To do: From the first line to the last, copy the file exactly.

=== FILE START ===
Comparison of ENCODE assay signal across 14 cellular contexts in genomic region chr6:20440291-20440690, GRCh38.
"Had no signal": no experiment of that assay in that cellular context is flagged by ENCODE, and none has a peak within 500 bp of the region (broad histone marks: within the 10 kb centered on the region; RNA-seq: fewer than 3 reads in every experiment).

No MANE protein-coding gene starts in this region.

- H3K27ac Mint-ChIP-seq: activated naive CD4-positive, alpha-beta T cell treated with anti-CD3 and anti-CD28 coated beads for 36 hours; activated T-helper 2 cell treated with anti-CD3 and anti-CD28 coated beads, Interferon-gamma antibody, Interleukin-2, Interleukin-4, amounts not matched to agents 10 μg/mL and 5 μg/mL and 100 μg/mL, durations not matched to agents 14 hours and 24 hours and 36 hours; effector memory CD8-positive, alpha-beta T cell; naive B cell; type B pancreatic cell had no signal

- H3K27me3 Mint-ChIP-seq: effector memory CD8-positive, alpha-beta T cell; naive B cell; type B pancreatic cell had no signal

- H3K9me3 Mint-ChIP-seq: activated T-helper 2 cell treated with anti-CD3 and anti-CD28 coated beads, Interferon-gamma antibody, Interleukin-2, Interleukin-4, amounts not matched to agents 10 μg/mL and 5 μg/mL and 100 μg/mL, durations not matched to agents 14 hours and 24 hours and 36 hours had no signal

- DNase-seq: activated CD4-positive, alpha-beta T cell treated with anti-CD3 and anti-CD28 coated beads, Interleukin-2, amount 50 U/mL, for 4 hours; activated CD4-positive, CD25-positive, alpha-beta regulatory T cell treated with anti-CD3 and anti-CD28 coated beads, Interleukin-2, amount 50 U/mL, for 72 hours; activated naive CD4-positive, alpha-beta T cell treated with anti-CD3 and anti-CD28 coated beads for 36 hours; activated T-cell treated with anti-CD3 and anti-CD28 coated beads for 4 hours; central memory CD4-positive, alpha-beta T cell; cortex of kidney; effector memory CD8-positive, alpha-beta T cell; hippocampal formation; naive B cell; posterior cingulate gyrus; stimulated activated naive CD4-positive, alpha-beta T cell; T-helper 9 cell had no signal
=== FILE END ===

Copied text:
Comparison of ENCODE assay signal across 14 cellular contexts in genomic region chr6:20440291-20440690, GRCh38.
"Had no signal": no experiment of that assay in that cellular context is flagged by ENCODE, and none has a peak within 500 bp of the region (broad histone marks: within the 10 kb centered on the region; RNA-seq: fewer than 3 reads in every experiment).

No MANE protein-coding gene starts in this region.

- H3K27ac Mint-ChIP-seq: activated naive CD4-positive, alpha-beta T cell treated with anti-CD3 and anti-CD28 coated beads for 36 hours; activated T-helper 2 cell treated with anti-CD3 and anti-CD28 coated beads, Interferon-gamma antibody, Interleukin-2, Interleukin-4, amounts not matched to agents 10 μg/mL and 5 μg/mL and 100 μg/mL, durations not matched to agents 14 hours and 24 hours and 36 hours; effector memory CD8-positive, alpha-beta T cell; naive B cell; type B pancreatic cell had no signal

- H3K27me3 Mint-ChIP-seq: effector memory CD8-positive, alpha-beta T cell; naive B cell; type B pancreatic cell had no signal

- H3K9me3 Mint-ChIP-seq: activated T-helper 2 cell treated with anti-CD3 and anti-CD28 coated beads, Interferon-gamma antibody, Interleukin-2, Interleukin-4, amounts not matched to agents 10 μg/mL and 5 μg/mL and 100 μg/mL, durations not matched to agents 14 hours and 24 hours and 36 hours had no signal

- DNase-seq: activated CD4-positive, alpha-beta T cell treated with anti-CD3 and anti-CD28 coated beads, Interleukin-2, amount 50 U/mL, for 4 hours; activated CD4-positive, CD25-positive, alpha-beta regulatory T cell treated with anti-CD3 and anti-CD28 coated beads, Interleukin-2, amount 50 U/mL, for 72 hours; activated naive CD4-positive, alpha-beta T cell treated with anti-CD3 and anti-CD28 coated beads for 36 hours; activated T-cell treated with anti-CD3 and anti-CD28 coated beads for 4 hours; central memory CD4-positive, alpha-beta T cell; cortex of kidney; effector memory CD8-positive, alpha-beta T cell; hippocampal formation; naive B cell; posterior cingulate gyrus; stimulated activated naive CD4-positive, alpha-beta T cell; T-helper 9 cell had no signal